Saturday, 19 July 2014

Pintxos! Sweet and Savoury Goat's Cheese Bites and Grilled Halloumi with Peaches

Pintxos! "Yeh, what the hell is that?" I hear you ask.

Pronounced "pinchos", pintxos are small tapas like snacks eaten throughout Northern Spain in the Basque region. Eating pintxos at a bar, usually standing up with a glass of Txakoli ("Chak-o-lee") is the most common way for the Basque people to socialise with their friends and family.

As a Londoner, on hearing of this time old tradition I had the innate London cynicism to question how anyone in the modern Western world has time for such leisurely and social eating. Of course, the obvious thing to do in such a situation is go and find out for myself.

So, off to San Sebastian I went.

Pfttt, who am I kidding? Yes, I do love food. But the sun, sea and sand were pretty appealing as a holiday prospect too. And of course the chance to spend some quality time with friends. Just look at this place.

But back to the food... 

Low and behold the streets of Parte Vieja ( the "old town" to you and I) were lined with pintxos bar after pintxos bar, each filled with hungry punters. A vision of small high tables and side benches, no where to sit, and a bar top generously covered in piles and plates of little temptations.

In all my greedy excitement I only managed to get this shabby picture of a very much more mouth watering sight in the oldest, most traditional pintxos bar in town, Gandarias.

The pintxos tradition is still very much alive. San Sebastians live a far more slow paced, laid back and relaxed life style where taking a siesta is the norm and eating and socialising are one in the same.

Besides the pintxos "experience" the actual snacks a top a piece of bread and held together with a toothpick combine unique and memorable flavours.I have been dreaming of this perfect pintxos recipe since the moment I ate that last crumb of bread. Thankfully, I managed to pull together something very similar to those flavours I tasted in Spain.

Served on a board held together with a toothpick I transported myself back to the luscious San Sebastian coast. And you can do the same, this recipe could not be any simpler. I served my pintxo with a warm salad of grilled halloumi and peaches making the perfect alfresco lunch.

Sweet and Savoury Goat's Cheese Bites (serves 4, makes 8 bites)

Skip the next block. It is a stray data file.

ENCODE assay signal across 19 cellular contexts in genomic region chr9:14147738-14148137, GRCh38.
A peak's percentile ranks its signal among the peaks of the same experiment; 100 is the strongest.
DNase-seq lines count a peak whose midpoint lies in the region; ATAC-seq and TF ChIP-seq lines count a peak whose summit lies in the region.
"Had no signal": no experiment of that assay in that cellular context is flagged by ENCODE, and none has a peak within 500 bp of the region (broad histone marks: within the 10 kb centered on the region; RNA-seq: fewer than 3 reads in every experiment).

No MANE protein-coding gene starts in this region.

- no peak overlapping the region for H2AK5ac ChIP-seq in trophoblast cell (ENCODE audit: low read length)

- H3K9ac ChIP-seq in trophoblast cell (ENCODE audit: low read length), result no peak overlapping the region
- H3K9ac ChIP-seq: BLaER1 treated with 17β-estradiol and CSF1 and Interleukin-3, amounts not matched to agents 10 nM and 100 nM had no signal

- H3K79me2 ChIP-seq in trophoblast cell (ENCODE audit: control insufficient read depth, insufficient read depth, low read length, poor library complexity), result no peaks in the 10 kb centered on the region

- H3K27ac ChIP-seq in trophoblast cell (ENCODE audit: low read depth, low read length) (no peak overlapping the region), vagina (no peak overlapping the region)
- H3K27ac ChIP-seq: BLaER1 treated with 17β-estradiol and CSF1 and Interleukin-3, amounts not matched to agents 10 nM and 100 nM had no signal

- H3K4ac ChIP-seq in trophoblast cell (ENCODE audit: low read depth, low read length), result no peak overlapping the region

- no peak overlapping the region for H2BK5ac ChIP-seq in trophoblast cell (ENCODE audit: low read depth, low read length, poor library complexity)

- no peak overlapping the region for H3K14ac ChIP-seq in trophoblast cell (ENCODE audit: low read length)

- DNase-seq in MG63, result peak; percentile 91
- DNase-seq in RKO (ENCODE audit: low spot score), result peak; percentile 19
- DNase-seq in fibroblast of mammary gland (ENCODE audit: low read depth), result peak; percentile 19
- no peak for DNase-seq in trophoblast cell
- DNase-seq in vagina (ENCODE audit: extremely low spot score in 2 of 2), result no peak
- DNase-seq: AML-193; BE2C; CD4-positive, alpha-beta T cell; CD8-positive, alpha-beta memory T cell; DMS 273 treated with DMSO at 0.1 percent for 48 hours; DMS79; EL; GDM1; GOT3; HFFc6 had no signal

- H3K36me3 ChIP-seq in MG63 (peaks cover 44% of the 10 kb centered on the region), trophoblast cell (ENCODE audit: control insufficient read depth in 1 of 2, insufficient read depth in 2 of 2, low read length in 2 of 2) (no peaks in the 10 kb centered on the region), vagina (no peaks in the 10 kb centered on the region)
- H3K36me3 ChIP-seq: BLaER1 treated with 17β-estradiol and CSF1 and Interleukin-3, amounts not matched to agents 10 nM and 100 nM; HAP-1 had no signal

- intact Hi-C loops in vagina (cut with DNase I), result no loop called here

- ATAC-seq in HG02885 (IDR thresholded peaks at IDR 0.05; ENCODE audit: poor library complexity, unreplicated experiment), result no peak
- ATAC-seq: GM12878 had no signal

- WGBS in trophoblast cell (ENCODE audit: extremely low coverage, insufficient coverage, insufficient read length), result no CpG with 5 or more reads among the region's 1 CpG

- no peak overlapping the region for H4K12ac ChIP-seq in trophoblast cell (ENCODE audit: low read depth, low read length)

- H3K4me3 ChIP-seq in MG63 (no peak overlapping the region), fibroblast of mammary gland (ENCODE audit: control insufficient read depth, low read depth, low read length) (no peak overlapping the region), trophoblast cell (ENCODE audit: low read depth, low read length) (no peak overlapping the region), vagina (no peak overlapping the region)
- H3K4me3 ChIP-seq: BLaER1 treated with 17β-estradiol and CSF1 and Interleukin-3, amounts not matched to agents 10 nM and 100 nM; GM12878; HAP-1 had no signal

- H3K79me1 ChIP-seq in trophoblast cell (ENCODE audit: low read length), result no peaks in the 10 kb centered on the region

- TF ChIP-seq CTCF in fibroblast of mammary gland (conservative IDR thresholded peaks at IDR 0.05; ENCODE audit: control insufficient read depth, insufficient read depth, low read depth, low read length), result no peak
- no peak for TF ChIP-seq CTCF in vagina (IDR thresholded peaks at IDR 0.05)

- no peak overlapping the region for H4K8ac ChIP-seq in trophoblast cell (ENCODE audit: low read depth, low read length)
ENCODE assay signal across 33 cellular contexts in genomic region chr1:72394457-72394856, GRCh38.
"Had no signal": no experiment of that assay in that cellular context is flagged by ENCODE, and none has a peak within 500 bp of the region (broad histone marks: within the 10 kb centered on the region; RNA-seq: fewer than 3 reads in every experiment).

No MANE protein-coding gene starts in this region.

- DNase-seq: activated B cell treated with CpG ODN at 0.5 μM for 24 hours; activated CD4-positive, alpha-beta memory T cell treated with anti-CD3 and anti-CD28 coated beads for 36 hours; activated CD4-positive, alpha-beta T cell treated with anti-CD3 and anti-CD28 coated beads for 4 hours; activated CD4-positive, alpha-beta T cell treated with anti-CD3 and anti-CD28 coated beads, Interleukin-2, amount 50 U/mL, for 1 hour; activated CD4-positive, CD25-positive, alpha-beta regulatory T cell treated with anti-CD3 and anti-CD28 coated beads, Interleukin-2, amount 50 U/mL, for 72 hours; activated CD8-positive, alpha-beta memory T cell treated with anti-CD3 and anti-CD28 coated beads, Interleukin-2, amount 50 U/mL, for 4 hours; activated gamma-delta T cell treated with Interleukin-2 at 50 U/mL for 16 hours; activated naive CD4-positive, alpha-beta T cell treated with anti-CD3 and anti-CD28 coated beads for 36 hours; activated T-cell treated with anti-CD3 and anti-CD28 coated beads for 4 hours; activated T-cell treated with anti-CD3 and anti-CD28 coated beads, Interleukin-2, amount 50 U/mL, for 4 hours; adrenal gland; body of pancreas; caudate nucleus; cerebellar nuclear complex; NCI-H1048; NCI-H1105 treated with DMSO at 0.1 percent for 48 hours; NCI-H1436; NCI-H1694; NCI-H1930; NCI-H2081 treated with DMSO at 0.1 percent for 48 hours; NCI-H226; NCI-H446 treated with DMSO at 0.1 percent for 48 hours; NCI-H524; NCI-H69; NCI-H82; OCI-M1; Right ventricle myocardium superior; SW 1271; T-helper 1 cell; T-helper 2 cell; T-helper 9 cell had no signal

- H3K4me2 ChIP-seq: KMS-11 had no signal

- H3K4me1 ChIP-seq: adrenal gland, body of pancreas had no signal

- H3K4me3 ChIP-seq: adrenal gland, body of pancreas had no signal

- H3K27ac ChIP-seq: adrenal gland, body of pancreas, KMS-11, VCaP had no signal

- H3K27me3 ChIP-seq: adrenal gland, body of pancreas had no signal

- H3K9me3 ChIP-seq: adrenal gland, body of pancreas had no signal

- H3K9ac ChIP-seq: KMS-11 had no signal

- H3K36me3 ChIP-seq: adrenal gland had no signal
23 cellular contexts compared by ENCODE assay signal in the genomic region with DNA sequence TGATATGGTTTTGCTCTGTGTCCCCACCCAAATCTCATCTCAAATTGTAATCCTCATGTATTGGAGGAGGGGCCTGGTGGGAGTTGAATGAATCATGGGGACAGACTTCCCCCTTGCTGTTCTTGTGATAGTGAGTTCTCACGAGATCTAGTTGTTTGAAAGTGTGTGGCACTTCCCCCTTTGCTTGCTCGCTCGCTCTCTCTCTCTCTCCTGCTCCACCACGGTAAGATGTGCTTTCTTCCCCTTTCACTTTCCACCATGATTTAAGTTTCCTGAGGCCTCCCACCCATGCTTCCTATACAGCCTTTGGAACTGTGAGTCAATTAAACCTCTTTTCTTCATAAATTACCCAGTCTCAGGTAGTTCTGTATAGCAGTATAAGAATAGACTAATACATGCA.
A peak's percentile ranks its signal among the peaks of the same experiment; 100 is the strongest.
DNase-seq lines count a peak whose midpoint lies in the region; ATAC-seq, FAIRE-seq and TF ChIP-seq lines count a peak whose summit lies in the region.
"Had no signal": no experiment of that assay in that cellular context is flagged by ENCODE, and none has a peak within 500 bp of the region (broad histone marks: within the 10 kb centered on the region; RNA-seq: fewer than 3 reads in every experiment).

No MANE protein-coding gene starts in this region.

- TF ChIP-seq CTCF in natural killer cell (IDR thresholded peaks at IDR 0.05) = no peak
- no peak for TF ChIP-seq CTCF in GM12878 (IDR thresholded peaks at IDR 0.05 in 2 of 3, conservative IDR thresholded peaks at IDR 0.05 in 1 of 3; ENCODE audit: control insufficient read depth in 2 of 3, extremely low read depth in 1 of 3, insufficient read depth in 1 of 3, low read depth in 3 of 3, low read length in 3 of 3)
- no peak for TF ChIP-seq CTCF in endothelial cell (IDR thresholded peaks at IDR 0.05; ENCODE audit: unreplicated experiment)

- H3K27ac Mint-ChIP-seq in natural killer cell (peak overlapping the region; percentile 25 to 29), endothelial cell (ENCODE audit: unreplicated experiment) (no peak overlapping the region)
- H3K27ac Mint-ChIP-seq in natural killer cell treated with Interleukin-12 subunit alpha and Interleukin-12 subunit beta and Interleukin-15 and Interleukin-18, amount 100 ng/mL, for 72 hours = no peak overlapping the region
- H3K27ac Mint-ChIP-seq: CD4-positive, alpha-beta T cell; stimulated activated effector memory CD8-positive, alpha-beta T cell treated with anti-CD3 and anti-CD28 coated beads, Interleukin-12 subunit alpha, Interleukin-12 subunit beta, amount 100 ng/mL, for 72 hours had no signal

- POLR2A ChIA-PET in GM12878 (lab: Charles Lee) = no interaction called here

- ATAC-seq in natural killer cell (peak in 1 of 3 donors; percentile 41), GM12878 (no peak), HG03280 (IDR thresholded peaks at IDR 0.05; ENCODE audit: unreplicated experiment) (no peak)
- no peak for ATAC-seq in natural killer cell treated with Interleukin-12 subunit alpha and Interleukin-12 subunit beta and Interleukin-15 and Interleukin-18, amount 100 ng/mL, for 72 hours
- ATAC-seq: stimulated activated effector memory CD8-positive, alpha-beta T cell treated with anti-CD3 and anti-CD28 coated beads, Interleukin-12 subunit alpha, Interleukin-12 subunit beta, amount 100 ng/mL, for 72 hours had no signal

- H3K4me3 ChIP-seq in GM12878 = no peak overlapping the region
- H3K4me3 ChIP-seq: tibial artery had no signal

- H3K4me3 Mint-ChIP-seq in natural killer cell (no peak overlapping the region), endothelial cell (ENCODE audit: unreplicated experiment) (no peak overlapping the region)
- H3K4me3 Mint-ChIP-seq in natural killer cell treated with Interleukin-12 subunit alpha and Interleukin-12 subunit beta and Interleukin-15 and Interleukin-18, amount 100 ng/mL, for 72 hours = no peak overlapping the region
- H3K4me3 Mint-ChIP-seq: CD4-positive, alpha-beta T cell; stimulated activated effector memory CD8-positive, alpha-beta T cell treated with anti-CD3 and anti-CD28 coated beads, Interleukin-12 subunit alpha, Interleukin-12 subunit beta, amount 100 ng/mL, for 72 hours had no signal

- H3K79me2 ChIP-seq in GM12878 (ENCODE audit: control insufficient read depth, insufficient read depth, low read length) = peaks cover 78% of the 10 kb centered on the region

8 1 inch slices of a French loaf or ciabatta bread, this works well with a brown loaf too
1 tbsp olive oil  
1 sundried tomato per bread slice
120g goats cheese, cut into 8 slices
1 handful of pistachios
2 tbsp balsamic glaze (or balsamic vinegar to reduce into a glaze with some sugar)
8 toothpicks to assemble

To make these mouth watering bites

1) Brush each slice of bread with some olive oil and bake in a preheated oven at 150 for approximately 20 minutes or until crispy. (You do not want the bread to brown).

2) Now simply assemble your pintxos. Get yourself a pretty board or plate to arrange your bread. This is important because the idea of pintxos are to be aesthetically tempting.

3) Start with a sundried tomato. Flatten the tomato and remove any excess oil. Add as your first layer. 

4) Follow with the goats cheese, pistachios and balsamic glaze. (If you cannot get hold of balsamic glaze, making your own is very simple: Combine 4 tbsp of balsamic vinegar with 1 tbsp of sugar in a pan. Reduce on a medium heat until sticky and glaze- like!)

5) Secure each pintxo with a toothpick and you're ready to go. To take your pintxos up a notch, warm slightly in the oven before serving. (I used the residual heat from toasting the bread earlier, allowing the pintxos to sit in the warm oven for about five minutes before serving). 

To make the pintxos party into a garden lunchm, serve with a warm Grilled Halloumi and Peaches (serves 4)

250g halloumi cheese
2 peaches, skinned and cut into chunky pieces
olive oil for brushing onto peaches and halloumi

1) Simply brush the halloumi and peaches with a little olive oil. Fry in a griddle pan until the peaches and halloumi are slightly browned. (I could not find mine so used a normal pan instead, this worked fine.) 

This method would easily work under a hot grill or even on the BBQ. 

Serve with a simple rocket salad. No dressing is required as the sweet juices from the peaches coat the halloumi in very bite, perfectly. 

Eaten alfresco with a glass of wine, these recipes make a meal out of a garden party bringing the socialising and eating Basque traditions to your garden at home!

Until next time...

Saturday, 3 May 2014

Simple Fresh Pasta

This recipe is a complete indulgence for me. It offers you ( as the reader) nothing particularly creative or unusual. I mean, it's pasta.

But for me. Well, I got to play with this toy all afternoon.

Every girl knows you've got to treat yourself from time to time. Alongside a heap of new clothes and some make up, the most recent gift I have given to myself is this shiny, new Imperia Pasta Machine.

If you've ever tried rolling pasta out yourself (I have) you'll know it's damned hard work. Having this fella' about to give me a hand saved me a lot of time and energy to do the important stuff, y'know like surfing eBay. (Which, by the way, I held off making an account on until I realised it's the cheapest place to purchase an Imperia Pasta Machine. Now, within a week, that account has become a serious vice.)

Fresh pasta just tastes better. It's softer and smoother, yet still has a bite. Besides all that, it's just so fun to make and feels kind of Masterchefy despite being the most simplest method of cooking in the world. 

So, as I said, you won't be overwhelmed by this recipe. And you've probably had pasta like this before. But, if you're like me, you'll agree it's the simple things that are the real luxuries in life.